The History Dept is hosting Michael McVaugh (Professor Emeritus in the Department of History at the University of North Carolina at Chapel Hill) and Luke Demaitre (Former History professor at Fordham University, currently a professor at the University of Virginia) on Thursday, October 16th at 4pm in RSS-235 (Robert Scott Smalls Building, #235). These two eminent historians will offer 20-minute presentations on the history of medieval European medicine. Check it out if you can!
Two of our students have won prestigious awards!
Chris Willoughby is a CofC History alum and Benjamin Schaffer is a current undergrad in the department. Ben’s award-winning paper, “The Euro-Confederate Doctors: The Impact of the 19th Century European Medical World on the Careers of Three Southern Physicians,” began as a project in Professor Steere-Williams’ HIST 291 class. Dr. Steere-Williams worked closely with Ben on the paper and is very proud of his success. Congratulations to both gentlemen!
The Waring Historical Library at the Medical University of South Carolina (MUSC) announces the winners of the 2014 W. Curtis Worthington, Jr. Research Paper Competition. First prize in the graduate category is awarded to Chris Willoughby, a history Ph.D. candidate at Tulane University for his paper, ”Running away from Drapetomania: Rethinking Samuel Cartwright and Racial Medicine in the Antebellum South.” First prize in the undergraduate category is awarded to Benjamin Schaffer, a history major at the College of Charleston for his paper, “The Euro-Confederate Doctors: The Impact of the 19th Century European Medical World on the Careers of Three Southern Physician.”
Both first-prize winners receive $1500 and are invited to publish their papers in an upcoming issue of the Journal of the South Carolina Medical Association. Papers were judged by: Dr. Peter McCandless, professor emeritus, department of history at the College of Charleston; Dr. Charles S. Bryan, professor emeritus, University of South Carolina School of Medicine and former editor of the Journal of the South Carolina Medical Association, and Dr. Robert Ball, adjunct assistant professor in MUSC’s Department of Public Health Sciences.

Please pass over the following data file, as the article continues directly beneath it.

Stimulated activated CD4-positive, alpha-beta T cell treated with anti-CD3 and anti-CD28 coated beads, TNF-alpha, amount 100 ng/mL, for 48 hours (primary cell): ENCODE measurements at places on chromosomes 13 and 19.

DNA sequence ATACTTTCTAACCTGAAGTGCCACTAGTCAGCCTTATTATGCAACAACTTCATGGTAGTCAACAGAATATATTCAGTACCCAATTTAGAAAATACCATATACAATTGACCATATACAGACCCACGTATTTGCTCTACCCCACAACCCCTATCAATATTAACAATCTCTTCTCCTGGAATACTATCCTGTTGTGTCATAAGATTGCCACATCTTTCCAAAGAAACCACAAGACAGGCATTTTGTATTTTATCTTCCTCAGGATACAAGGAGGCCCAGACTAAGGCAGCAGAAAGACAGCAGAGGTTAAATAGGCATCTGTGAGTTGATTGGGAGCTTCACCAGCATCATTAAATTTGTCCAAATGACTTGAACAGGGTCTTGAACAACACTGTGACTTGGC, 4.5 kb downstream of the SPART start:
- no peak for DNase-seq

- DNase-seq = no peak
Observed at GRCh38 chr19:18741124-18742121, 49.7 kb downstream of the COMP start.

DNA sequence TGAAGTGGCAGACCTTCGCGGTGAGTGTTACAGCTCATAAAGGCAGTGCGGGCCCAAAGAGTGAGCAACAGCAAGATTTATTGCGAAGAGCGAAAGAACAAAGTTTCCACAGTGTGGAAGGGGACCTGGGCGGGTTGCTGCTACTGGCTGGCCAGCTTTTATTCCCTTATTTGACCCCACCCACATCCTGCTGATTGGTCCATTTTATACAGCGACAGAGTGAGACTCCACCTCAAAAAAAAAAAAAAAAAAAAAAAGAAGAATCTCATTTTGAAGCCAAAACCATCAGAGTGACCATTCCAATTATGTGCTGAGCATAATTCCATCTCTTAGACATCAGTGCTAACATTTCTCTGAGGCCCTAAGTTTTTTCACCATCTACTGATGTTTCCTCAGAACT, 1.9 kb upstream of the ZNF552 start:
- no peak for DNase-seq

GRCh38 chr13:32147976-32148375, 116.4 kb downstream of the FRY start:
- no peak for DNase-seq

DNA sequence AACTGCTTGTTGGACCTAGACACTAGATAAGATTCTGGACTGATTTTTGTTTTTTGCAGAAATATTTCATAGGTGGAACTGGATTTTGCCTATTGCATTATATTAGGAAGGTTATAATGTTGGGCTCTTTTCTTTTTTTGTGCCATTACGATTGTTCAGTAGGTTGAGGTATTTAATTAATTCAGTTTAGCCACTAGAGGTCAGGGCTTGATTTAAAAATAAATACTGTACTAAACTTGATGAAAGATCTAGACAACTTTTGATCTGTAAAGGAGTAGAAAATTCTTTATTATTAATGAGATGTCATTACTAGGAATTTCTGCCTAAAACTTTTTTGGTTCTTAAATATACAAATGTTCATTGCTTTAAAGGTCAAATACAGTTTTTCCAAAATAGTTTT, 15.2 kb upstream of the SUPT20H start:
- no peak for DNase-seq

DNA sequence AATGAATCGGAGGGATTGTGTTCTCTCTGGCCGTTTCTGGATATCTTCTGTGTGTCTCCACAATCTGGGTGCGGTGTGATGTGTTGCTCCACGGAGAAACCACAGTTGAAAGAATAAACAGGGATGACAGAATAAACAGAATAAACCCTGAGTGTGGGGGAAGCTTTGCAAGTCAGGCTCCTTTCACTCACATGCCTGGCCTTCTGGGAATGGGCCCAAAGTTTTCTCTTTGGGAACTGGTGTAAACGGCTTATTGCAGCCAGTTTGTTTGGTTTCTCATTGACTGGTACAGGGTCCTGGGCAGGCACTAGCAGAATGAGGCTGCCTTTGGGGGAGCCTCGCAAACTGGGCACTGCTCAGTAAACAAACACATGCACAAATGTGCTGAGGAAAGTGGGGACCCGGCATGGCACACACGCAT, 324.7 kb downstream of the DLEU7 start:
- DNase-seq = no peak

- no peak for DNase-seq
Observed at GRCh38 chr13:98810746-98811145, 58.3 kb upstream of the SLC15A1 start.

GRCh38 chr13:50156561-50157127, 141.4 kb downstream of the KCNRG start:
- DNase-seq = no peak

Ever wonder what you can do with a History degree?
Find out at the MAJORS FAIR tomorrow, Oct. 7th:
11am-2pm, Stern Center Ballroom.
See you there!
If you get a chance, please swing by the Cougar Mall today at 12:08 and listen to two wonderful poems by Wilfred Owen: Dulce Et Decorum Est and Strange Meeting. They will be read in commemoration of the 100th anniversary of WWI. Readers: Stephanie Auwaerter of New Student Programs and Burton Callicott of the Addlestone Library.
The History Department is excited to announce a wonderful study abroad opportunity for the Spring 2015 Semester!
Students will explore the complex legacies of the Tudor monarchs – Henry VIII, Mary Tudor, and Elizabeth I – alongside the social and cultural history of sixteenth-century London and Britain.
In London during Spring Break 2015, students will visit sites including Westminster Abbey, Hampton Court, the Tower of London, the Clink Prison museum, National Portrait Gallery, and Shakespeare’s Globe Theatre.
Yesterday’s presentation – Travelling Histories: the Great Famine and Transatlantic Historiographies, 1847-1914 – was a great success. If you couldn’t make it, here are some pics and clips. Thank you, Peter Gray, for this wonderful and fascinating lecture.-Andrea Clip: Irish Famine Lecture – 9/25/14
Sorry for the short notice, but there is a lecture going on today, Sept. 25th at 4pm in RSS 105. The speaker will be Peter Gray.
Hope you can make it!–Andrea